So yes, it just seemed a good thing to do at the time. And it became a habit. And you know, the consequence of is that there’s a lot, a lot of my life that I don’t actually remember. It’s, I don’t know, if I went back I’d probably still do exactly the same. So I’ve got no real regrets. I enjoyed all of my time, which I find quite weird when someone sort of says can you remember when we were 60 whatever it was, and we did this, I can’t remember. I mean it wouldn't have been 60, it or 80 whatever, but I can’t actually remember that. I vaguely remember being somewhere but I don’t actually remember. I remember concerts I went to but I don’t actually remember the concert. I remember going to the concert at Milton Keynes Bowl and REM, but I don’t actually remember who else was playing. I don’t remember, I just remember sort of having a ticket and going. It might have been a dream. It’s, I can’t remember, I don’t how the hell to describe it. You know that you did something but you can’t remember what you did. I sort of vaguely remember a couple of the people I would have gone with, but who else I would have gone with, who I spoke to while I was at the gig, it’s weird.
- Age at interview:
I then discovered that, if you haven’t smoked for a while and you have a cigarette, it makes you feel quite ill, just like it does when you first…so I used to have this thing, where I’d think okay I want a cigarette now, but actually I can’t have what I’m craving, because if I have that first cigarette it’s going to taste vile, so I’m like, you know, I actually don’t get what I want as a result of, you know, I can’t, it’s actually totally impossible for me to satisfy this craving at this point in time. All I can do is get hooked and then satisfy it in about a week’s time, but that doesn’t, sort of defeats the object. So I think that was kind of, that was what stopped me, you know, having serious relapses.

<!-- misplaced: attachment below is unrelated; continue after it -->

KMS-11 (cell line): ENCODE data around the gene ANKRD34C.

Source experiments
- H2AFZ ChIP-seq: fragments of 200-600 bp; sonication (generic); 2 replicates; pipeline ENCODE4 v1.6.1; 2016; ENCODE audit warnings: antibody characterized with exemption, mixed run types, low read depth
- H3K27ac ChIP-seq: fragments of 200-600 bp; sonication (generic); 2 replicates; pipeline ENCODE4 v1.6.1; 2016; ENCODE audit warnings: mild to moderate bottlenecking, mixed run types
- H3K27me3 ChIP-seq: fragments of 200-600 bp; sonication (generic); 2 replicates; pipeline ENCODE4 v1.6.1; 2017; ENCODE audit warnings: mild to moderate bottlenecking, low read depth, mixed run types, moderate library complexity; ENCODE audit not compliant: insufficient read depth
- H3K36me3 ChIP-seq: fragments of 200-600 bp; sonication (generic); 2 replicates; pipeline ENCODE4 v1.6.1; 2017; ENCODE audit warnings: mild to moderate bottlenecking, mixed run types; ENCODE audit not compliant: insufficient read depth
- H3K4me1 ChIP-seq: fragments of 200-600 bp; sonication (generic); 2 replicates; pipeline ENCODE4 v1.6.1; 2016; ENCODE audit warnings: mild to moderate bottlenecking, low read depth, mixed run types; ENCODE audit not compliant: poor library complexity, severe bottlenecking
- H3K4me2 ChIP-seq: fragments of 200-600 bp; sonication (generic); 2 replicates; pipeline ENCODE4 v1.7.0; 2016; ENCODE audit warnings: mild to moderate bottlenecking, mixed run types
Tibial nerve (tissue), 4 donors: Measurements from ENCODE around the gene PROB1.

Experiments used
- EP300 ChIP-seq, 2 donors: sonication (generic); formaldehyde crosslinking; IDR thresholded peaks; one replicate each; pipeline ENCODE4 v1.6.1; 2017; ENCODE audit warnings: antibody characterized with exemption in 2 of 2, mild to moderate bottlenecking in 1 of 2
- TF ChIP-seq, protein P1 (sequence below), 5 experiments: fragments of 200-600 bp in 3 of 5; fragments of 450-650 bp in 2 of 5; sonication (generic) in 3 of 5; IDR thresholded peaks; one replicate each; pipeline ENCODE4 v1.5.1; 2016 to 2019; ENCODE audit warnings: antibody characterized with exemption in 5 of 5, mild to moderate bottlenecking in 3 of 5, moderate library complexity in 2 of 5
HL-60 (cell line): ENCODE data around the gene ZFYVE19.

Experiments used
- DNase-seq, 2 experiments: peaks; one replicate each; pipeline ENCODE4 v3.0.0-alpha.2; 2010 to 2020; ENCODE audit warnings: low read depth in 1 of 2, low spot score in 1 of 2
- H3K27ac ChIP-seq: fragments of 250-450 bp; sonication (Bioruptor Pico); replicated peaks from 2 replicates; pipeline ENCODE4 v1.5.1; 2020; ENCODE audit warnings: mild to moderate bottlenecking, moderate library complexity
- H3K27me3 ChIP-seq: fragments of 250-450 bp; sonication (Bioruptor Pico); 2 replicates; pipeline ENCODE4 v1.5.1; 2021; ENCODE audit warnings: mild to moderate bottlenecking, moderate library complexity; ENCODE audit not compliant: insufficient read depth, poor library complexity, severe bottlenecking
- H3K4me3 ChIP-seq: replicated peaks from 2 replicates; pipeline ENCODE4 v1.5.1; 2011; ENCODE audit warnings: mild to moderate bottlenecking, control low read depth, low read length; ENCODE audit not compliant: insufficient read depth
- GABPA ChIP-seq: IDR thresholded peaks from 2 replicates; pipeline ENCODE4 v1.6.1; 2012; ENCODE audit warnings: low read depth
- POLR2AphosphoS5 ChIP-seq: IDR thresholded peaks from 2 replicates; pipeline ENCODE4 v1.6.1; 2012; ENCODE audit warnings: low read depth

But then I moved back home and I remember, I mean I think I sort of keep thinking it was probably like, it was a similar sort of thing to why I started smoking in the first place, I think people feel really put out that I wouldn’t smoke dope. So it was sort of like, okay, well, you know, just to make you feel better I will have a bit of it, so you won’t feel quite as stupid. And then, but obviously there was nicotine involved in smoking. And then I think that kind of turned in, turned into a thing where I then started to crave the nicotine again and then, you know, slowly but surely, I kind of could get what I wanted straight away, because I was used to smoking nicotine again. And I sort of drifted back into it. But gave up again. I think I just I think I might have re-read, did I re-read the book or maybe it was just sort of …
I think throughout we still kind of managed to go to lectures and do the stuff that we had to do, but it was a daily thing. Some days if I didn’t have lectures, it would be a breakfast thing. Some days, if I knew I didn’t have to be up in the morning before I went to bed the previous night I’d roll a joint and put it by my bed so I could wake up and smoke it. That’s really rank isn’t it? I’d wake up and smoke it straight away. Yeah, so it was all times of day, all, all occasions. Probably tell because I’m smiling, I’m thinking about it. It was sort of ridiculous at times. And I think there, this was part of the competitive thing as well, what kind of normal activity can you do while you’re really caned? [Laughs]. Going into the bank and performing some sort of transaction in the bank, can you do that? Can you go to Asda and do the big shop while you’re caned, kind of thing. Because it was partly about doing it and then partly about being able to tell the story about it afterwards I suppose. But it was ridiculous, and we were sort of in an experimental phase with it I suppose. But, and then later on, it just kind of, it became more like, you know, some people get home from work and have a drink, and I get home from work and roll a spliff. And do a bit more of it at weekends. But yeah, certainly at uni there was a point at which yeah, you certainly didn’t need an excuse.
I was going to say how did it change when you were working and you were saying you got caned to cope with a boring job?